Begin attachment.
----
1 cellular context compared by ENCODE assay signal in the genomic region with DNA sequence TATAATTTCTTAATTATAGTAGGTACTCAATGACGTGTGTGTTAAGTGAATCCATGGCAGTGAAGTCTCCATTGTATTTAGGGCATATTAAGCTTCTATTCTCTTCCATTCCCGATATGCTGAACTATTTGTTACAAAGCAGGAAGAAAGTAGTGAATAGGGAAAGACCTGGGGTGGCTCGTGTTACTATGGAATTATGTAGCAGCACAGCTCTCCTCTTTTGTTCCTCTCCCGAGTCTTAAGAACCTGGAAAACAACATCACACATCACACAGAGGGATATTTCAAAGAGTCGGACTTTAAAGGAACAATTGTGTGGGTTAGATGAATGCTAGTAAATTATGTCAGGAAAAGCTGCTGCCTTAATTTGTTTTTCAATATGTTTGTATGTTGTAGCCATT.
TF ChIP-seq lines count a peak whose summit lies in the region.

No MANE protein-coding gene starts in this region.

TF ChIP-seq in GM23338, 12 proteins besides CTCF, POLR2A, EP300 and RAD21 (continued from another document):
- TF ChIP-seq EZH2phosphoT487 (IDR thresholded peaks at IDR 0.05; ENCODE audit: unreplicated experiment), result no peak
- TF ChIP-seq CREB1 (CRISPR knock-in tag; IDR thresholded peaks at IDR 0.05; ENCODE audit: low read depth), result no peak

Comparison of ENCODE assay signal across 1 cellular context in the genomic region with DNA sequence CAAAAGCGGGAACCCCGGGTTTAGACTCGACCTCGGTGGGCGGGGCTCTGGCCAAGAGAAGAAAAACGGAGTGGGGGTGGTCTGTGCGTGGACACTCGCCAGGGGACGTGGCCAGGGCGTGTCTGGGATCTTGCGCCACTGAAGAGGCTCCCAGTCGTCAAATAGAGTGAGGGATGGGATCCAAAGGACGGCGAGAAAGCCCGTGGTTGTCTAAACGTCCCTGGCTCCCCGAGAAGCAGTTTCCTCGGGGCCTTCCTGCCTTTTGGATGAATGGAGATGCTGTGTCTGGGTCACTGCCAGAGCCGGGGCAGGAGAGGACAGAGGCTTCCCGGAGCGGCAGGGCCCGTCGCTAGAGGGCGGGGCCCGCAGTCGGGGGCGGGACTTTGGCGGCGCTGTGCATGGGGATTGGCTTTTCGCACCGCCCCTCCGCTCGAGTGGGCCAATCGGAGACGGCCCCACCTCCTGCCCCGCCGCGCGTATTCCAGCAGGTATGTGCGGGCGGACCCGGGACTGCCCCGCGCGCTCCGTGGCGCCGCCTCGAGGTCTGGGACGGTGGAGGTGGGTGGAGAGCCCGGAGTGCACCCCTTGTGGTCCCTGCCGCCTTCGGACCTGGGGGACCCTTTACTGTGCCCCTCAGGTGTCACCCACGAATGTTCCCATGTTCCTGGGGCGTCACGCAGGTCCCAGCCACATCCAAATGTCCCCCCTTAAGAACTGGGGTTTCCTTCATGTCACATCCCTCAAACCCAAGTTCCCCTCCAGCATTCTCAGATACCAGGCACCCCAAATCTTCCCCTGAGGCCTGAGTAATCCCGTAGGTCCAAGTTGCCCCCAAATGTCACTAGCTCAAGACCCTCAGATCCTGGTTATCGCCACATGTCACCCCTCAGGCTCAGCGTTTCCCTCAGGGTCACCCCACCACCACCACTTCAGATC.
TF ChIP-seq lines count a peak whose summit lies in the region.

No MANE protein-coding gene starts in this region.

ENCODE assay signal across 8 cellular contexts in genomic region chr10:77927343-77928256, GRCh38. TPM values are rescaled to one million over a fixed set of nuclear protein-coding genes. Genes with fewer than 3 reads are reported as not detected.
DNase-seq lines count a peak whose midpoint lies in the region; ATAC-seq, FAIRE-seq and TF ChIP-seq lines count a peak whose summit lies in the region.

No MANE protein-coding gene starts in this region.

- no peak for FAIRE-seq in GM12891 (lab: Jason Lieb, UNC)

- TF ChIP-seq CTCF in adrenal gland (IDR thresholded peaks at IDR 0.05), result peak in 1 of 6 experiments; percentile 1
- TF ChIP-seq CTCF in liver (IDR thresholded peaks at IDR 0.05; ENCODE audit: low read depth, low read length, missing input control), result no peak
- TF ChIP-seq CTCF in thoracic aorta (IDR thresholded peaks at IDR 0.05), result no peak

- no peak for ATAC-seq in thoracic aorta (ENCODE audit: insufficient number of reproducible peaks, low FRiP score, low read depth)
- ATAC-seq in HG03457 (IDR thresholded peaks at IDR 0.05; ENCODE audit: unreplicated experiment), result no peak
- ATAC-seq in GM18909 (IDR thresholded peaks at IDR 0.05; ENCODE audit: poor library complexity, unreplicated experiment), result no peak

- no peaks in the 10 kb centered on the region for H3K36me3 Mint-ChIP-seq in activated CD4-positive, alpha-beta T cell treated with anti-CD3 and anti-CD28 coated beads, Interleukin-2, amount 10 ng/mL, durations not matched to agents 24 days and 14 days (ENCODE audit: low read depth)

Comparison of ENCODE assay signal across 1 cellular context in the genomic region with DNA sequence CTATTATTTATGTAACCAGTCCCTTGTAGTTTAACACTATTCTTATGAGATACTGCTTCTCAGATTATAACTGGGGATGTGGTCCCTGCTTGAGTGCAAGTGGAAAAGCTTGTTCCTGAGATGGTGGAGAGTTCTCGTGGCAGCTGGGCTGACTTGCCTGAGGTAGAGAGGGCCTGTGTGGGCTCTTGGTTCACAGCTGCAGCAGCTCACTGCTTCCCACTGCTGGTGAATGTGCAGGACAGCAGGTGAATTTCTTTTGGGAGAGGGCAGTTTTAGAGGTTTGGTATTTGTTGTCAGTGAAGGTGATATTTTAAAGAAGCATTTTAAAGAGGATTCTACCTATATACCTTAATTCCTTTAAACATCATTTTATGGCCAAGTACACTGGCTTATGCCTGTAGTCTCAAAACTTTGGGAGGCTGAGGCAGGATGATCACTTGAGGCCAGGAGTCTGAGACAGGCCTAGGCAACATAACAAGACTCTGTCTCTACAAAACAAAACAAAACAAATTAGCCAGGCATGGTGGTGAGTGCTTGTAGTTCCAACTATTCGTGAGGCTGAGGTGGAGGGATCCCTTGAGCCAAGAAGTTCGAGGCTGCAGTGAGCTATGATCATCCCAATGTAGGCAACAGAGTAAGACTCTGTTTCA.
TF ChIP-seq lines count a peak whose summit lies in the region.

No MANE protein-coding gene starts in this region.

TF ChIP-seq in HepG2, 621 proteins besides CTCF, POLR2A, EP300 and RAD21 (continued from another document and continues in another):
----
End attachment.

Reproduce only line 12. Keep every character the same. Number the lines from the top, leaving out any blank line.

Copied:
No MANE protein-coding gene starts in this region.